Decolonisation after Democracy: Rethinking the Research and Teaching of Political Science in South Africa

1st Edition

Laurence Piper

Routledge
Published November 6, 2018
Reference - 146 Pages
ISBN 9781138350861 - CAT# K395241

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Summary

Decolonisation after Democracy addresses the provocative idea that we need to rid higher education of lingering forms of colonial knowledge. This matters because in the colonial era much knowledge was put to the service of subjugating indigenous peoples, and the assumptions from this era may linger into the present. Examples of deep-rooted and ‘foundational’ forms of knowledge that carry colonial traits are normative binaries such as ‘civilised and backward’, ‘modern and traditional’ and ‘rational and superstitious’. In addition, some accounts of positive values like freedom, equality, justice and democracy may hide the assumption that the western experience is the norm, from which other kinds are rendered imitations, deviations or pathologies.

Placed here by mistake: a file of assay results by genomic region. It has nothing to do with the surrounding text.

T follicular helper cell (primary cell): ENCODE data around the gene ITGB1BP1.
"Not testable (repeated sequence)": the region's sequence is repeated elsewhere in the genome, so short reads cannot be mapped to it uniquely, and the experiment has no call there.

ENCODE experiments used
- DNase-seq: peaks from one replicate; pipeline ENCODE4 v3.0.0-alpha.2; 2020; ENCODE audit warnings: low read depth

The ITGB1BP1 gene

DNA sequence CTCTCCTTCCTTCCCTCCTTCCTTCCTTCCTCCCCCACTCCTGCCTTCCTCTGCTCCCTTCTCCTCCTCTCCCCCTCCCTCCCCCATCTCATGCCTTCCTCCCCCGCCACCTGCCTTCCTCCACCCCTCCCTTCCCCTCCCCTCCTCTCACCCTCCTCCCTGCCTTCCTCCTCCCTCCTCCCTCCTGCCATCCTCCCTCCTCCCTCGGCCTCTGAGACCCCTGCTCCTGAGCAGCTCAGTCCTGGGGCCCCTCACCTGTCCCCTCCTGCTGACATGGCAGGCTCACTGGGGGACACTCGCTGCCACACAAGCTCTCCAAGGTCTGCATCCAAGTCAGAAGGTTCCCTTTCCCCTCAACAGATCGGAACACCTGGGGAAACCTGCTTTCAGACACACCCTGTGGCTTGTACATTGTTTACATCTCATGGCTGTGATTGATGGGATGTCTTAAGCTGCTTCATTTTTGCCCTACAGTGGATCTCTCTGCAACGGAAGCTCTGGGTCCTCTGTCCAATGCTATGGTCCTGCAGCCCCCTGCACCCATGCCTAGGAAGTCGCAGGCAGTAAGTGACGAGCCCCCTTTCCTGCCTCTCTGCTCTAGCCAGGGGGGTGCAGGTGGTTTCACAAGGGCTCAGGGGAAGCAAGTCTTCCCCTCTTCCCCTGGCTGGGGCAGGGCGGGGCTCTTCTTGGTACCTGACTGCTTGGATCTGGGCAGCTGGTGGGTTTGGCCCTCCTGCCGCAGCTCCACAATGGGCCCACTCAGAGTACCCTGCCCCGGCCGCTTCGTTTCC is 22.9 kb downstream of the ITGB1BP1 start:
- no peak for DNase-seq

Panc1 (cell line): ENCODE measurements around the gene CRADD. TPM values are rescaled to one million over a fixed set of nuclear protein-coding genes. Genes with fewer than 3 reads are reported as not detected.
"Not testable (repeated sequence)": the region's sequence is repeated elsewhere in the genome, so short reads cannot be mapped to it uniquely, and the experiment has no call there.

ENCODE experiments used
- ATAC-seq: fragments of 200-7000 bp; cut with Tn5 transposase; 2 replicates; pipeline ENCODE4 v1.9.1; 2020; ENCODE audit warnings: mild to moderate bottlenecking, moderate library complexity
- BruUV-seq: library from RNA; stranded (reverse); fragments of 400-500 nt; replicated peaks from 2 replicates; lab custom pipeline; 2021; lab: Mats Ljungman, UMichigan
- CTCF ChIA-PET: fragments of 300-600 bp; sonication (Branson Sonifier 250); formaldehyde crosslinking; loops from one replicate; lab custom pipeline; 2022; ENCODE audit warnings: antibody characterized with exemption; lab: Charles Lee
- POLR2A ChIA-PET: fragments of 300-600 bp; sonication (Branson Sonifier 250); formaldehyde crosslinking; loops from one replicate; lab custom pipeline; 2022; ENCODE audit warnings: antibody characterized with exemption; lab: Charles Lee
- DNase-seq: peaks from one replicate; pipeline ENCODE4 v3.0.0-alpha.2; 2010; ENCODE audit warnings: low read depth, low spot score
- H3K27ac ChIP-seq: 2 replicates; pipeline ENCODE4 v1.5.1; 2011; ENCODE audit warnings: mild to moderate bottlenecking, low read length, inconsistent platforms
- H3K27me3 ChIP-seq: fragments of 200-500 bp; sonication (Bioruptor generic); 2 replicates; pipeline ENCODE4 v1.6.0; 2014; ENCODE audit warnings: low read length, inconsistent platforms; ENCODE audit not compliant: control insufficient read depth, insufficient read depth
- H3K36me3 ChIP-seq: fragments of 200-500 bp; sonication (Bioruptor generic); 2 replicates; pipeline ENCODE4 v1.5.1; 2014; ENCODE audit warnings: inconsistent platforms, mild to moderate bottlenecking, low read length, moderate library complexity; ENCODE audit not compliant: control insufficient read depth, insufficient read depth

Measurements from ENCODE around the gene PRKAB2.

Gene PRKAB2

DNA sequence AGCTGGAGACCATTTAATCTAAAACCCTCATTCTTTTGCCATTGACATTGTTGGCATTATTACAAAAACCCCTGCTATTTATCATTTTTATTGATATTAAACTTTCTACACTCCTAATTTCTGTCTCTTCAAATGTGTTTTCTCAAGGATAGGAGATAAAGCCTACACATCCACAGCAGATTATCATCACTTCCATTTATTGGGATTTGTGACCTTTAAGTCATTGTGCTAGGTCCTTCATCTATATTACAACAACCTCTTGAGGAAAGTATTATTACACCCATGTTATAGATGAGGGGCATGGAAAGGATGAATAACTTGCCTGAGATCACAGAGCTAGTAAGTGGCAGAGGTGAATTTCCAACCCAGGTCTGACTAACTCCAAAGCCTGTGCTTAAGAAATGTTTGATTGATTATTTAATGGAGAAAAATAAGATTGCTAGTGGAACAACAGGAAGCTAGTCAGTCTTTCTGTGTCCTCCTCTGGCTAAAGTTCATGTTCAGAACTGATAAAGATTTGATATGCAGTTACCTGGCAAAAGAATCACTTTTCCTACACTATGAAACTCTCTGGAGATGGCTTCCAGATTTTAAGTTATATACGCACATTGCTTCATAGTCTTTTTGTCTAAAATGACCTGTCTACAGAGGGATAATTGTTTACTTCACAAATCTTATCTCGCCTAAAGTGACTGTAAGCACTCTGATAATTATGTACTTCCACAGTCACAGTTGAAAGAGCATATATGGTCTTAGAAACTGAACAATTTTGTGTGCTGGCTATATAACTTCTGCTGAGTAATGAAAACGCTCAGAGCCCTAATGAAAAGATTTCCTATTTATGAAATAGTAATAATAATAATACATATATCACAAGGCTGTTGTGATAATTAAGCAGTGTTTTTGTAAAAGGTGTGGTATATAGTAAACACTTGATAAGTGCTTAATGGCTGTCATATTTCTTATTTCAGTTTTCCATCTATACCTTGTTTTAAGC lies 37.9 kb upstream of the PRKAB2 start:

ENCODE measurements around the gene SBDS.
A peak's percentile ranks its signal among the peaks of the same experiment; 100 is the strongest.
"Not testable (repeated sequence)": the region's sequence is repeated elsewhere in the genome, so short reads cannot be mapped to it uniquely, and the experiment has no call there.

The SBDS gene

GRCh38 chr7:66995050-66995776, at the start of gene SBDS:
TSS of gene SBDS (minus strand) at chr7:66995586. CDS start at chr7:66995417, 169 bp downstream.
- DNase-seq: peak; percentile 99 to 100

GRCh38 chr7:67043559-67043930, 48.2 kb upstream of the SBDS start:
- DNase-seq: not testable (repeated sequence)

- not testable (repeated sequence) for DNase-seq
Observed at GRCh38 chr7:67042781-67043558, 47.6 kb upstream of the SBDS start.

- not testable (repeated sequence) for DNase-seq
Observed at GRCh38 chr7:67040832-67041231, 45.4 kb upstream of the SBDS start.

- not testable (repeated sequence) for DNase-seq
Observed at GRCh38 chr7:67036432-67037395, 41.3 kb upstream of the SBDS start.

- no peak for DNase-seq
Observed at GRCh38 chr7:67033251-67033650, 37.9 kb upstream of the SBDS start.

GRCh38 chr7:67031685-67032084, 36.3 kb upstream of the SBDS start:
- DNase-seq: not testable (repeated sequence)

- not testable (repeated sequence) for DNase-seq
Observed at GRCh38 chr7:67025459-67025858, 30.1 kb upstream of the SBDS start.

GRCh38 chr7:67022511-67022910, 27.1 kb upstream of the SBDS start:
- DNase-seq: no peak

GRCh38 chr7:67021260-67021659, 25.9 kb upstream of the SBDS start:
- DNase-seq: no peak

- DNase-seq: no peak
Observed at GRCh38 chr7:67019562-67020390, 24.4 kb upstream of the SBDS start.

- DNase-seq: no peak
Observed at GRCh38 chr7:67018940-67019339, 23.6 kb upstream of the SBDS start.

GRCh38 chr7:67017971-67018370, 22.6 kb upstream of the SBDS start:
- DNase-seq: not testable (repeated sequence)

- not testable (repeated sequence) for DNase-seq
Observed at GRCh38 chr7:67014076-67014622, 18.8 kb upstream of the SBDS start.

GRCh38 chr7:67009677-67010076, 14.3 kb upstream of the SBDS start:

In this collection, some of South Africa’s leading political scientists and academics engage with the challenge of decolonising knowledge in the research and teaching of politics. It includes new insights about the state, international relations, clientelism, statesociety relations and land reform; and introduces new ways to engage the colonial library, curriculum reform, and the marginality of historically black institutions. Finally, the contributors deal with the decolonial challenge posed by the #FeesMustFall student movements, reflecting on issues of revolutionary politics and gender and sexual violence.

This book was originally published as a special issue of Politikon.

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